13 1825: Flashbacks ‘I also attended on two occasions the operating theatre in the hospital... and saw two very bad operations, one on a child, but I rushed away before they were completed. Nor did I ever attend again, for hardly any inducement would have been strong enough to make me do so... The two cases fairly haunted me for many a long year.’(CD) He was left with ‘a [permanent] morbid horror of the sight or even the word blood’ (according to his son, George Darwin) Unknown artist. Amputation, Old St Thomas’s Hospital. 1775. Royal College of Surgeons

14 His illness begins 1838 Episodes of being ‘unwell’ 1839 Marries Emma Wedgwood December 1839 vomiting and flatulence begin 27 December 1839 his son, William, born March 1840 resigns from position as secretary of Geological Society because of ill health The Darwins’ first house (No. 12 on left), Upper Gower Street, London

15 The death of Annie Darwin, 1851, aged 10 years, in Malvern Annie’s illness, though fluctuating daily, and despite the water cure, advanced inexorably and Darwin’s letters to Emma chart his emotional peaks and troughs. Annie developed severe diarrhoea. ‘As she lay writhing helplessly, his own stomach gave way, and he ran from the room, convulsed and retching.’ Her death certificate: ‘Bilious fever with typhoid character.’ Two more of his children later died in childhood. Desmond, A. & Moore, J. Darwin, 1991, p.383

16 Origins The research on and conceptualisation, writing and publication of The Origin of Species was to cause Darwin much mental anguish over many years Already vulnerable from his past traumas, he was prey to chronic symptoms of psychological distress His mood and symptoms usually improved when he took the Water Cure and ceased working on his book Charles Darwin’s study, Down House

17 Alfred Russel Wallace – an unexpected and unwelcome catalyst 18 June 1858 – Darwin receives an essay ‘On the Tendency of Varieties to Depart Indefinitely from the Original Type,’ from Wallace writing from Malay. Darwin comments ‘he could not have made a better short abstract’ (of the theory of evolution) Darwin is horrified. His decades of unpublished research have been overtaken. Alfred Russel Wallace and his friend Frederick Geach February 1862, Singapore Malay Archipelago – the scene of Wallace’s natural history expeditions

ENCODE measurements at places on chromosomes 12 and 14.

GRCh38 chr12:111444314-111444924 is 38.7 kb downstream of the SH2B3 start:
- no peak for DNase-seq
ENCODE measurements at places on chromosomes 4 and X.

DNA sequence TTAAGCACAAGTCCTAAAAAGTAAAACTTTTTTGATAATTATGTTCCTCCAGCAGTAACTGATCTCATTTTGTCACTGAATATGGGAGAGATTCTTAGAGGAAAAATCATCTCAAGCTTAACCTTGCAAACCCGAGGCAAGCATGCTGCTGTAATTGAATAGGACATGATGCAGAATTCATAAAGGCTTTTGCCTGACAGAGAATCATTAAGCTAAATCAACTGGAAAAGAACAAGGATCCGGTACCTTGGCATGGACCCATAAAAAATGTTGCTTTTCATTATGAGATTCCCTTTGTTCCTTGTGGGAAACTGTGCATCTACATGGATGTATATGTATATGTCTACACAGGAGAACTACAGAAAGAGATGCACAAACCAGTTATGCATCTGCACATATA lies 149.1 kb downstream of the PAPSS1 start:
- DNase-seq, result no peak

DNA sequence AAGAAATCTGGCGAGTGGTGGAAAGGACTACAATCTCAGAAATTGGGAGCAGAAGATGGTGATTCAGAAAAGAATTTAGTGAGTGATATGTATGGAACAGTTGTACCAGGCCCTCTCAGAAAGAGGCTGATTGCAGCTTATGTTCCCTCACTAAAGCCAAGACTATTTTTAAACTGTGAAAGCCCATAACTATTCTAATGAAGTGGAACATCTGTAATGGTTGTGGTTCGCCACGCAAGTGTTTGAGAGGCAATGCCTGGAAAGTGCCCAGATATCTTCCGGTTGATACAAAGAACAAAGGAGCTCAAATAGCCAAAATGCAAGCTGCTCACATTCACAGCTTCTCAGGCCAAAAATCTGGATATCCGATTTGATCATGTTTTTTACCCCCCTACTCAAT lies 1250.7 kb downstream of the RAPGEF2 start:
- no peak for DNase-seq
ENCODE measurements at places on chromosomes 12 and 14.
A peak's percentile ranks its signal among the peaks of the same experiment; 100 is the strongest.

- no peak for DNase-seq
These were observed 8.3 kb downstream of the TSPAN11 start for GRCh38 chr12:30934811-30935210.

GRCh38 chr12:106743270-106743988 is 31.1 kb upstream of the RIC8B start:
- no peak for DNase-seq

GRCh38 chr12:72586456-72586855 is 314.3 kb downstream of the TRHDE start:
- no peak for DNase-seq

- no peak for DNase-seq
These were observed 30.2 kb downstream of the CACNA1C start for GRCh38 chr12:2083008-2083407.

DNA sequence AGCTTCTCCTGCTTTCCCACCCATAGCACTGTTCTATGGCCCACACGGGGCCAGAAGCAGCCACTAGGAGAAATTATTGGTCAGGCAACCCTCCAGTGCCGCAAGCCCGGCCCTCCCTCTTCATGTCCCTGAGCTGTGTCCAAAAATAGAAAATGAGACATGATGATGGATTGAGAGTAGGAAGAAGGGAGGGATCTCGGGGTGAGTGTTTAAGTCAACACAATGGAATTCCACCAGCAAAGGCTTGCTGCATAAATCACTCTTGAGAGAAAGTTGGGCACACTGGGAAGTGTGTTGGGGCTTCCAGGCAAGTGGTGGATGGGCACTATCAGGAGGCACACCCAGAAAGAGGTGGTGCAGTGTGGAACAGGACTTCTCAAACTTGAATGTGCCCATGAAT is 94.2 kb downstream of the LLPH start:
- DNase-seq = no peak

18 1858 Emotional storm clouds Origins has been pre-empted Darwin wrestles with his conscience on priority of publication He agrees to a joint presentation at the Linnean Society Etty, his daughter, is seriously ill with diphtheria as is her nurse Charles Waring, his baby son ‘backward in walking and talking’ dies of scarlet fever and his nurse contracts the same illness There are fears (soon justified) of an outbreak of scarlet fever in the village Charles and Emma move their children to a safe location Darwin stays at home, ‘grief-stricken and ill’ He and Emma bury their son while the Linnean meeting is in progress This absence was to be a repeating pattern over the years at future meetings 1857 Charles Waring Darwin (b 1856) and Emma. He is thought to have had Down’s Syndrome Henrietta Darwin

19 1859 Publication of The Origin of Species First edition. Natural History Museum, London

20 1860 – The British Association Debate, Oxford TH Huxley, Darwin’s bulldog JD Hooker Bishop Samuel Wilberforce, Bishop of Oxford ‘Soapy Sam’ The famous debate in which Huxley and Hooker passionately defended evolution and Wilberforce spoke against it. Darwin was not present. He was away taking the Water Cure at the time

21 Darwin’s medical note to Dr Chapman, 20 May 1865 University of Virginia Library, Albert and Shirley Small Special Collections Library, Darwin Evolution Collection (3314)

22 Darwin’s symptoms, DSM-IV-TR and PTSD Darwin’s symptoms fit the Diagnostic and Statistical Manual of Psychological Diseases (DSM IV- TR) criteria for PTSD: 1. Traumatic events 2. Emotionally distressing memories 3. Avoidant behaviour 4. Alterations in arousal and reactivity 5. Chronic illness

23 PTSD and other diagnoses PTSDPhysical diagnosis PTSD Physical diagnosis

24 Differing concepts Pierre-André Brouillet. Clinical lesson at La Salpêtrière Hospital, Paris. c.1887.(Museé d’Histoire de la Médecine, Paris). Hysteria Charcot lecturing on the hysteric, Blanche Wittman

25 Differing concepts William Simpson. (1823-1889). Embarkation of the sick at Balaclava. Crimean War (1853-1856) War Irritable Heart Soldier’s heart Da Costa’s Syndrome (American Civil War) ‘Nostalgia’ in soldiers (Dr Johannes Hoffer, Swiss, 1678) ‘Estar roto’ = To be broken (Spanish)

26 Dr James Manby Gully (1808-1883) Tudor House, Dr Gully’s water cure establishment – opened 1842